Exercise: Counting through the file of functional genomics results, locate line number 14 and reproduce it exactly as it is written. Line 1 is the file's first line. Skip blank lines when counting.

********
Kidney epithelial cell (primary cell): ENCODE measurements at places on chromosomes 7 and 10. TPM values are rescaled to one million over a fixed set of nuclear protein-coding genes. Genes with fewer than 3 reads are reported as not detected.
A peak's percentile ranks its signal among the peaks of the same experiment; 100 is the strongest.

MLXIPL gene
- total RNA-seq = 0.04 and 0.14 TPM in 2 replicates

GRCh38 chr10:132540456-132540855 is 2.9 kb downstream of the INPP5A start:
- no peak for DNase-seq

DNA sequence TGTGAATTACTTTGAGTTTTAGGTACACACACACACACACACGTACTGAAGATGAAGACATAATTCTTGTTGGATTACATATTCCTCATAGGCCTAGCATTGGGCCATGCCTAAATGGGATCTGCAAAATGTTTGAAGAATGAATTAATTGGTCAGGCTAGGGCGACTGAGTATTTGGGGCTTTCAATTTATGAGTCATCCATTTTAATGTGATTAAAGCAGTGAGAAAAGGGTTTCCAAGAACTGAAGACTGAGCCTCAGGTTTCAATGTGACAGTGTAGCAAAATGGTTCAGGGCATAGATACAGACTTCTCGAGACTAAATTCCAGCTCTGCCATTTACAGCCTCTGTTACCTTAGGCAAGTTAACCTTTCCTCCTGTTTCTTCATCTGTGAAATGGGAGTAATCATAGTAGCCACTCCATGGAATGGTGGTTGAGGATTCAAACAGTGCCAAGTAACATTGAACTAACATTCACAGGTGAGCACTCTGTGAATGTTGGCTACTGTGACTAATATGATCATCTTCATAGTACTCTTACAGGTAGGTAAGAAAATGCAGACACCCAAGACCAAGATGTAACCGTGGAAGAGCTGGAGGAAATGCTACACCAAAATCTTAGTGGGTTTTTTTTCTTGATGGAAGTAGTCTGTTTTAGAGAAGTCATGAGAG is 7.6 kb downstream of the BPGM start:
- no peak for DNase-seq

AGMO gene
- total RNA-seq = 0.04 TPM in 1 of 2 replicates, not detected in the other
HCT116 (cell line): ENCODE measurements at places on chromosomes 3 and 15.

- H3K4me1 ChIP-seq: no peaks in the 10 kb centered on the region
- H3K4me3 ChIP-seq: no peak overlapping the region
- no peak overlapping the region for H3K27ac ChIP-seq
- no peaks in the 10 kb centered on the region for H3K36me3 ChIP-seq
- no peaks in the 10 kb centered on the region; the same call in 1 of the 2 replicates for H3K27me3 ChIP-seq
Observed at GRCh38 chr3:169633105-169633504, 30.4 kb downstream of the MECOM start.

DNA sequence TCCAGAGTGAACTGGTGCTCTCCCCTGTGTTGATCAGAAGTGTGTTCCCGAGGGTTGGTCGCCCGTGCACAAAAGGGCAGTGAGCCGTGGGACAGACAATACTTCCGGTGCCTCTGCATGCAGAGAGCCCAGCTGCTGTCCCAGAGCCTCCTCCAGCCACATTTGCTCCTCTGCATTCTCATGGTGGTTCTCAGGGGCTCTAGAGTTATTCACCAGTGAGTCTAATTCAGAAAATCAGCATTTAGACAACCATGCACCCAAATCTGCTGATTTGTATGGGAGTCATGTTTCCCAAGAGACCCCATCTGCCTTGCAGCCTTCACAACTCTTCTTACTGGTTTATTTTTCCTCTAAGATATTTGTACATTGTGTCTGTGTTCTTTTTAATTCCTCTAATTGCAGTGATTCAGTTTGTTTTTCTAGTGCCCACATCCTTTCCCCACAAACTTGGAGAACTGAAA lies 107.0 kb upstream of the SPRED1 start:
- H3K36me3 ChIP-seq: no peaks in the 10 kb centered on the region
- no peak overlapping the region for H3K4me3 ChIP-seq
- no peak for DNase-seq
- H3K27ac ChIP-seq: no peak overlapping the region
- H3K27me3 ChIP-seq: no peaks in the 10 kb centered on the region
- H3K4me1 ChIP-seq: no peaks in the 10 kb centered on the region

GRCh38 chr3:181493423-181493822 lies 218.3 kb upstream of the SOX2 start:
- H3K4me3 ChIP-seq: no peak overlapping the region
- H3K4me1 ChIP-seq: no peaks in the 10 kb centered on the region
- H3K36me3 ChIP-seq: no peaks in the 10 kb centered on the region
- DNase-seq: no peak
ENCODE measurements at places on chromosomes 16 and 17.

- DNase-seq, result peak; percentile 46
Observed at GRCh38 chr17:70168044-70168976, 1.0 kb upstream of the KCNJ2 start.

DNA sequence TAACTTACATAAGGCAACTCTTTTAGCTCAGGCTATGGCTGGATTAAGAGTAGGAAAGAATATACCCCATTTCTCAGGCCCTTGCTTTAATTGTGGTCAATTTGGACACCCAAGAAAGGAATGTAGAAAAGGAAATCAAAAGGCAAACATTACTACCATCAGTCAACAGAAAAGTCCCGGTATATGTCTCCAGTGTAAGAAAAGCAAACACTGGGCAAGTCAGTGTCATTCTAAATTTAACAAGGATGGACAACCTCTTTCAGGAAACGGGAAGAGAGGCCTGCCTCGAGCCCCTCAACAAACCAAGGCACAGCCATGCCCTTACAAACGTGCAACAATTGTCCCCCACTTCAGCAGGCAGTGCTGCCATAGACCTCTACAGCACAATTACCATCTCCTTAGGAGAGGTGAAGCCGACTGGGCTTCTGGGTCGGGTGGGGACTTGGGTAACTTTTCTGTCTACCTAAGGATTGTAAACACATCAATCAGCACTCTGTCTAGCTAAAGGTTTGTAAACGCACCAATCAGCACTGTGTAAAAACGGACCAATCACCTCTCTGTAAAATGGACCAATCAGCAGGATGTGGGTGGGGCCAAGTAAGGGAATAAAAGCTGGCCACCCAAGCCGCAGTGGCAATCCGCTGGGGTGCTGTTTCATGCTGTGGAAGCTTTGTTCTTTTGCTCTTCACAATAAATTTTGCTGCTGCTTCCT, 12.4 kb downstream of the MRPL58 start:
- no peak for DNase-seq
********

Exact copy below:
- no peak overlapping the region for H3K27ac ChIP-seq